Born in Los Angeles on June 6, 1955, Samuel Simon attended Beverly Hills High School and later went to Stanford University, where he studied psychology.

He knew a thing or two about Saturday morning cartoons, though, having cut his teeth on animation as a storyboard artist and writer for Filmation Studios in Reseda. He took the job after graduating from college in 1977, and worked on animated shows including "The New Adventures of Mighty Mouse and Heckle and Jeckle" and "Fat Albert and the Cosby Kids."

Simon, however, wasn't a fan of the light, kid-oriented fare he made. In a 1990 interview with the Toronto Star he refused to name the shows and dismissed them as "forgettable." At the time Simon was 33 and had been successful in the world of TV for nearly a decade. At 23 he had been hired as a show runner for the ABC sitcom "Taxi," which starred Judd Hirsch and Danny DeVito and was co-created by James L. Brooks.

It was Brooks who approached Simon with the idea of developing "The Simpsons" into a full-blown series. A primitive version of the show had been running since 1987 as a series of shorts during "The Tracey Ullman Show." Groening had conceived the show and created its five main characters. Simon worked alongside Brooks and Groening as an executive producer and show runner for the first two seasons. He was also the show's creative supervisor for its first four seasons, and is credited with assembling and leading its first team of writers.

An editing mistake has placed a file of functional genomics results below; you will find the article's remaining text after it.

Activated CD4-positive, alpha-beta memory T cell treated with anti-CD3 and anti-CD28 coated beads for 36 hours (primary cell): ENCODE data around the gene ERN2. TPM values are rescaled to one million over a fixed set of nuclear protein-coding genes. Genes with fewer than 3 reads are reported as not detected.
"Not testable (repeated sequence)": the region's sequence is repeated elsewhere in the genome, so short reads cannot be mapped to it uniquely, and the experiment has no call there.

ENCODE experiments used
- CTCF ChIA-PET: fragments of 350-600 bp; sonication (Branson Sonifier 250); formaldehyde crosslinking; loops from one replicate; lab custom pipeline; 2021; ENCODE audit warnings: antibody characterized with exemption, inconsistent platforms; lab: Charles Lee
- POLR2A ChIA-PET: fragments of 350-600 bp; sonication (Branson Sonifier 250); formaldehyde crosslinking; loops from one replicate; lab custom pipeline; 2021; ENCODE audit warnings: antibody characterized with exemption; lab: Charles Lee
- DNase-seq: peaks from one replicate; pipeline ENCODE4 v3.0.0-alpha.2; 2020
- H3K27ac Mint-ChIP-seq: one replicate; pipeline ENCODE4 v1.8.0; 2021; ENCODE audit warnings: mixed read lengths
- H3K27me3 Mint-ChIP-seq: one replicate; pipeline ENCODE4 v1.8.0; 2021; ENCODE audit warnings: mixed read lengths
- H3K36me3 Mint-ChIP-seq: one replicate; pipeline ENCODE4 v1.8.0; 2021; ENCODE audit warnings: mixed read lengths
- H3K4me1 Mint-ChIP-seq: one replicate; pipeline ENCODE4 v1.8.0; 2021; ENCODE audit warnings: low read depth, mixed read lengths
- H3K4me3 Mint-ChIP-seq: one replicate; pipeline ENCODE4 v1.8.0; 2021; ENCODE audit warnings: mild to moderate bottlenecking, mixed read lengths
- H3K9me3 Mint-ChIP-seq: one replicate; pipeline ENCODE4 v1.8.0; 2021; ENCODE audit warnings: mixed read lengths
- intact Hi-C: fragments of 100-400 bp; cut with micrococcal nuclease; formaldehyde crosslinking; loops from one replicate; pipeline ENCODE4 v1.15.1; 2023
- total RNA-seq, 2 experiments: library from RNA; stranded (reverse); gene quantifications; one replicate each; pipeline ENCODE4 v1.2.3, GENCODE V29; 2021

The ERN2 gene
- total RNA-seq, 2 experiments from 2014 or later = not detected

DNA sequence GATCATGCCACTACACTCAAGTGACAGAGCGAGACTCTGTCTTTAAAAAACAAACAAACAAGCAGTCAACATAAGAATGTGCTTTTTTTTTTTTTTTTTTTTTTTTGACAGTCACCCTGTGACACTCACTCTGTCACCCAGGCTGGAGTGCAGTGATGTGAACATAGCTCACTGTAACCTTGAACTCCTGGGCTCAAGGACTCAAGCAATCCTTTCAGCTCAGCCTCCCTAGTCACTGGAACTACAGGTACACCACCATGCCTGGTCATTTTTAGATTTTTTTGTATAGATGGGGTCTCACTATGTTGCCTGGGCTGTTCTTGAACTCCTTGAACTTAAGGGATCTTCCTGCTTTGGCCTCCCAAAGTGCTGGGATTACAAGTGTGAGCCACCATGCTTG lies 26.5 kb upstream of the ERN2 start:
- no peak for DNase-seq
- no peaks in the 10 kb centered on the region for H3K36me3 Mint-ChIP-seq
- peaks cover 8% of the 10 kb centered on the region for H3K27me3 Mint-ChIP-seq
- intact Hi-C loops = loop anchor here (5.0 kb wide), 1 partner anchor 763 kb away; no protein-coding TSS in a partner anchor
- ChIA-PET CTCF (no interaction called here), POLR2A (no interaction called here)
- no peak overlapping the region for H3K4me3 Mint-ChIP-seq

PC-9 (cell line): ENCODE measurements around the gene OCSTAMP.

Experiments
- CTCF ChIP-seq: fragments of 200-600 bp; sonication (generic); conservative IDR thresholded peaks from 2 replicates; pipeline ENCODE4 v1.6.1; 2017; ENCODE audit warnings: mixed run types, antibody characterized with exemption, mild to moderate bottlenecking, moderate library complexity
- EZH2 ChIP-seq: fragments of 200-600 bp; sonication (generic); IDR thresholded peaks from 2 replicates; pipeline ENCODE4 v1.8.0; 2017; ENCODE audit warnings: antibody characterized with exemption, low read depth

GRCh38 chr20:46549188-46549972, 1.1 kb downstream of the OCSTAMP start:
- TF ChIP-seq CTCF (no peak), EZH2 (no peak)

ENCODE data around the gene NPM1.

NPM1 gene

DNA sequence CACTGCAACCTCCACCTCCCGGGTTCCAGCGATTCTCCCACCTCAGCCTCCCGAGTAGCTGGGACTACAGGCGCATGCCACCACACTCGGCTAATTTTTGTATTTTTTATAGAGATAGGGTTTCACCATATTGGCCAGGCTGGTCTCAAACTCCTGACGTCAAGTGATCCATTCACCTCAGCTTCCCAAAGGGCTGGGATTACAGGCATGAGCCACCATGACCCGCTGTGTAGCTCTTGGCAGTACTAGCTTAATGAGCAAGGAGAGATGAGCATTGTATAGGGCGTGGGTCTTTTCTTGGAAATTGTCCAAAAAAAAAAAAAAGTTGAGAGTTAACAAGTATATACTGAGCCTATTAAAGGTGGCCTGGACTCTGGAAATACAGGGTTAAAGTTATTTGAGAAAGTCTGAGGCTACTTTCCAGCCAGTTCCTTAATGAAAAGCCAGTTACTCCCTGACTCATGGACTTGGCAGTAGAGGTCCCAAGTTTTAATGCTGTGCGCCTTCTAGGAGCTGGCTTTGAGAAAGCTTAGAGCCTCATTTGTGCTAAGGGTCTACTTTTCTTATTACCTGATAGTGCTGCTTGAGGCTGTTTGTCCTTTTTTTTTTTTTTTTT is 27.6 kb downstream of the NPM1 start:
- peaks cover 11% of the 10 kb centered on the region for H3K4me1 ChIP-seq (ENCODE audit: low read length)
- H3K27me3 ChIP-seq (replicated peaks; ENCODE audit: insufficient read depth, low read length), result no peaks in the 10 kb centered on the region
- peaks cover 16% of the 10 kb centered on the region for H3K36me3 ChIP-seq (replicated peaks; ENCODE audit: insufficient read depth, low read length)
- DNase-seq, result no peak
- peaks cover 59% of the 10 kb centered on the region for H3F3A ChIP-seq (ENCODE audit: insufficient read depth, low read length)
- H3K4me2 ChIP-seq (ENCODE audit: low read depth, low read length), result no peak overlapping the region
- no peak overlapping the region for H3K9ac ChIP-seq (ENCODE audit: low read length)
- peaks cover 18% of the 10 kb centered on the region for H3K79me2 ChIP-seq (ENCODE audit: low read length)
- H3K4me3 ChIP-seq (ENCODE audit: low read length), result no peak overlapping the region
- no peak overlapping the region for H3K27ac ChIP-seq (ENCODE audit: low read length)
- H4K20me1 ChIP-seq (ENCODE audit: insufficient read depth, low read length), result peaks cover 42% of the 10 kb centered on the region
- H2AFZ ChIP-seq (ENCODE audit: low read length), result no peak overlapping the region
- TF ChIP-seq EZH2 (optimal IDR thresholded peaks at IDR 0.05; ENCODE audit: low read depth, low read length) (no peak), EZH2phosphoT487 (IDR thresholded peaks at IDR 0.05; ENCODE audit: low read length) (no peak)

After leaving "The Simpsons" and parting ways with Carlin, Simon worked as a director on shows including "Men Behaving Badly," "Friends" and "The Drew Carey Show." He also started working in radio with Howard Stern, eventually becoming a regular writer and participant on Stern's show.

Simon was married twice, once to the actress Jennifer Tilly, and later to Playboy playmate Jami Ferrell. Both marriages ended in divorce, and neither resulted in children.

Simon and Tilly remained friends after their split, even appearing in celebrity poker tournaments together. Simon was an avid poker player and competed in the World Series of Poker every year from 2007 to 2011.

His love of sports did not stop with cards. He worked as a manager for heavyweight boxer Lamon Brewster from the late 1990s until Brewster won the WBO heavyweight championship in a 2004 fight with Wladimir Klitschko, which Simon once said was one of the best moments of his life.

But it was in philanthropy that Simon found his true calling. In 2002 he created the Sam Simon Foundation, which is on six acres in Malibu, and rescues and retrains stray and abused dogs. In 2011 he expanded his foundation to include the Feeding Families program, which delivers vegan food to 200 needy families a day.

"Everything the Sam Simon Foundation does is supposed to help dogs and people," Simon told the Hollywood Reporter in 2013. "The truth is, I have more money than I'm interested in spending. Everyone in my family is taken care of. And I enjoy this."

A complete list of surviving family members was not available.

jessica.gelt@latimes.com